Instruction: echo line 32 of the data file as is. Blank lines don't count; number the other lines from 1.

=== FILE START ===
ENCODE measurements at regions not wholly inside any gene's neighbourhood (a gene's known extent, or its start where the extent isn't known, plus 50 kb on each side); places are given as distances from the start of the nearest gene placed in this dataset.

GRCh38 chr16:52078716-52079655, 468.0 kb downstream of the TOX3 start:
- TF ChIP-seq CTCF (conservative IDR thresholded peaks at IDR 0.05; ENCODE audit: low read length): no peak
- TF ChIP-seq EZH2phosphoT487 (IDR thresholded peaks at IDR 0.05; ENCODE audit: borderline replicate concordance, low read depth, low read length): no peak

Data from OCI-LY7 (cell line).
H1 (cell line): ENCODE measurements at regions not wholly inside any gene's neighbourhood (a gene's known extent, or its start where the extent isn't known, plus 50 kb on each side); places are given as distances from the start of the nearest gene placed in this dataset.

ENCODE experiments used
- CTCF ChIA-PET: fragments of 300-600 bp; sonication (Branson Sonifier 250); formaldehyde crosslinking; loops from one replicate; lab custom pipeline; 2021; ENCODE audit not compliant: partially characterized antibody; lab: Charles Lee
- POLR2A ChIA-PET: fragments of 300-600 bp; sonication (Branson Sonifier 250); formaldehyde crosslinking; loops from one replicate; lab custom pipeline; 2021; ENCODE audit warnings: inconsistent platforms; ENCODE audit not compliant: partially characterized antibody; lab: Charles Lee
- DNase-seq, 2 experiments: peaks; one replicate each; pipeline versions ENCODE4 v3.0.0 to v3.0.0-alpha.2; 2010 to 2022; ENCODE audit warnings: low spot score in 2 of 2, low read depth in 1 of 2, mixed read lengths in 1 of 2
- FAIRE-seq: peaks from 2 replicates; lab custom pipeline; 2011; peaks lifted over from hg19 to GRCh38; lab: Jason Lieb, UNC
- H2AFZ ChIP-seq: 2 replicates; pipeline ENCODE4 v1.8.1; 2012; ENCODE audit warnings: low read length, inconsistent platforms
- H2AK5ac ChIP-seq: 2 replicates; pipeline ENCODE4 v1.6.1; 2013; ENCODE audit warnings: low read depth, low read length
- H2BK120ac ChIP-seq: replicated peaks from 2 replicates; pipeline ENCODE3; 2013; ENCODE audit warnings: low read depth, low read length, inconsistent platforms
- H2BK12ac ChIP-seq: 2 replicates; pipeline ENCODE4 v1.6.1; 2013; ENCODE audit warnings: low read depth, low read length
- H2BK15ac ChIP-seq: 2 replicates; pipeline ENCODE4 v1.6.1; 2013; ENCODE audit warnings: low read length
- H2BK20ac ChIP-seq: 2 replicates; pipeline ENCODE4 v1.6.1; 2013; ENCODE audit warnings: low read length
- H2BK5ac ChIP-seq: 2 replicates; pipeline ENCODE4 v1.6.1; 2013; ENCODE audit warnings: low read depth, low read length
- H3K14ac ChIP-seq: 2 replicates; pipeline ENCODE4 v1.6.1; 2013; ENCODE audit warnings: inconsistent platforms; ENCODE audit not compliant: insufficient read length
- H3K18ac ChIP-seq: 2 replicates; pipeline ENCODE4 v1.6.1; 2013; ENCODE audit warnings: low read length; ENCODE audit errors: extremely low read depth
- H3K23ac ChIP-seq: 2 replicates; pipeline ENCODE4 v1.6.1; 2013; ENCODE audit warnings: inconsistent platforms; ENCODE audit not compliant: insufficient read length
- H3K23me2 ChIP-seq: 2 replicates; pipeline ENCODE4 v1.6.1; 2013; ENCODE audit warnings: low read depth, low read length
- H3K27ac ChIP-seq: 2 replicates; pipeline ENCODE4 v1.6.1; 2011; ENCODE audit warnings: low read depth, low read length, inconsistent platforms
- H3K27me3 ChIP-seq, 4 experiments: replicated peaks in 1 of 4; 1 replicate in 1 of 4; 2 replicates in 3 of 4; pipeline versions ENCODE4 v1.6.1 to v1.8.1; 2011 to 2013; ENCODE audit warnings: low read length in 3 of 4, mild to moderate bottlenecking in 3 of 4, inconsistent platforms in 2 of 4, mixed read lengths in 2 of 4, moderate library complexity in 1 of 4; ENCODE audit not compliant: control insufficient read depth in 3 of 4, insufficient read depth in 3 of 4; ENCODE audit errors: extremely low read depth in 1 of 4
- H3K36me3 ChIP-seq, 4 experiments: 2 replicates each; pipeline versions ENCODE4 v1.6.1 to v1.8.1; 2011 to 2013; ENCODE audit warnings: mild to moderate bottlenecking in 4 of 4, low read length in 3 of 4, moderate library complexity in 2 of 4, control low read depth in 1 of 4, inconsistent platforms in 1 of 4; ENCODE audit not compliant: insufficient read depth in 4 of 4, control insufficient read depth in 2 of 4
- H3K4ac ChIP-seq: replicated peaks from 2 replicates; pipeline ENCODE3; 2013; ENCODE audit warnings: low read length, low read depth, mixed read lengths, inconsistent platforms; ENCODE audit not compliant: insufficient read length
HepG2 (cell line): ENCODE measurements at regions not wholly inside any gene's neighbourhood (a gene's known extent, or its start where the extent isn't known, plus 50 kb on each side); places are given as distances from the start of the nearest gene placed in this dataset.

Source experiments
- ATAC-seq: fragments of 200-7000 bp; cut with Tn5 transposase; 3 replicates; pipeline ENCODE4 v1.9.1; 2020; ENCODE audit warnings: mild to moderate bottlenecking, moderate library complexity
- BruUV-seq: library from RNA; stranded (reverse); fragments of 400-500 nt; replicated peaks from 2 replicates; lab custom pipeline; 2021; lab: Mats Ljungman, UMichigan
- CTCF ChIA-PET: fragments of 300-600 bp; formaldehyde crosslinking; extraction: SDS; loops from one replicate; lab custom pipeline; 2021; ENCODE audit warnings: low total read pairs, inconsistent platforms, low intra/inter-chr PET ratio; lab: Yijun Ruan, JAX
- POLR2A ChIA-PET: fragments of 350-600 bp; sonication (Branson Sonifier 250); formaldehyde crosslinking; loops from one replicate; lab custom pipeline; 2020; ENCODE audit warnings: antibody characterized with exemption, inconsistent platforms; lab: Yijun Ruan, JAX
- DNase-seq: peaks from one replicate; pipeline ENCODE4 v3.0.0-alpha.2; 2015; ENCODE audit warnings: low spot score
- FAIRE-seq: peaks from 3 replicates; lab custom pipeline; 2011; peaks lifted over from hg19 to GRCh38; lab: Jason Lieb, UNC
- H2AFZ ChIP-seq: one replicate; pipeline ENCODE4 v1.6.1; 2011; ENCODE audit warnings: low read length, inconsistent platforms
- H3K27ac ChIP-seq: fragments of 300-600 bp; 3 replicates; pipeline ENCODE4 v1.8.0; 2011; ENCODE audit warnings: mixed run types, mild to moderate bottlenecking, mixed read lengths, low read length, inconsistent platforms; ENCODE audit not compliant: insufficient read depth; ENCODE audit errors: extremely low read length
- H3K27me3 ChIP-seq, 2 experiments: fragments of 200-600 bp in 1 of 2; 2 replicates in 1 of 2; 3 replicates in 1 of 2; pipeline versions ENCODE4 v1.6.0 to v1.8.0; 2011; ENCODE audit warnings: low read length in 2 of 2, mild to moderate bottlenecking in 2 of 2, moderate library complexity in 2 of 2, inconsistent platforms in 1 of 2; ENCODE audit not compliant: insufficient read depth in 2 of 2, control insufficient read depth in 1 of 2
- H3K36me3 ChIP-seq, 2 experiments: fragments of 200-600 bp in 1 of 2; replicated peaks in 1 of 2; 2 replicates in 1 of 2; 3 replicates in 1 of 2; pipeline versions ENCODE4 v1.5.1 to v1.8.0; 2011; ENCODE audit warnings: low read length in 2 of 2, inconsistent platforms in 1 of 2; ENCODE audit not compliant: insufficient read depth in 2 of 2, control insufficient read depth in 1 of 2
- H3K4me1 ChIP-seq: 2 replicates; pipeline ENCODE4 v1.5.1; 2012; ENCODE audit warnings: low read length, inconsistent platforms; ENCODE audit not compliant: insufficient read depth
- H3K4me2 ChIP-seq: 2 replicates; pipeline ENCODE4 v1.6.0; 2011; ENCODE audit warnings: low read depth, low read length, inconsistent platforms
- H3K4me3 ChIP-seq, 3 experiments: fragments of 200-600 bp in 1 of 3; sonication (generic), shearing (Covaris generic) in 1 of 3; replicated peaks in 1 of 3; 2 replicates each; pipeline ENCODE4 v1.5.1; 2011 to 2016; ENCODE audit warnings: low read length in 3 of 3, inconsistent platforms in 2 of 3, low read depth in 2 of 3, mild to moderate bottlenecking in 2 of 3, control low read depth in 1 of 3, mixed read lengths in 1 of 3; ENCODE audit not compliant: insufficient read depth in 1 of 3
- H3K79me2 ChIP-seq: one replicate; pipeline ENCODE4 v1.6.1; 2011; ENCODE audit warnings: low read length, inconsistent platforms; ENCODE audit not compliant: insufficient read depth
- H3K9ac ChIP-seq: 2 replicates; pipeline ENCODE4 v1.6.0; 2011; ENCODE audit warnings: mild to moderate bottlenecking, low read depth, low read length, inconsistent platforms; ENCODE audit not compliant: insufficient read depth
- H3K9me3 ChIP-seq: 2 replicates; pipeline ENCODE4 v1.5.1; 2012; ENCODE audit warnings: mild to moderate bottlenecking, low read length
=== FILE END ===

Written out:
- POLR2A ChIA-PET: fragments of 350-600 bp; sonication (Branson Sonifier 250); formaldehyde crosslinking; loops from one replicate; lab custom pipeline; 2020; ENCODE audit warnings: antibody characterized with exemption, inconsistent platforms; lab: Yijun Ruan, JAX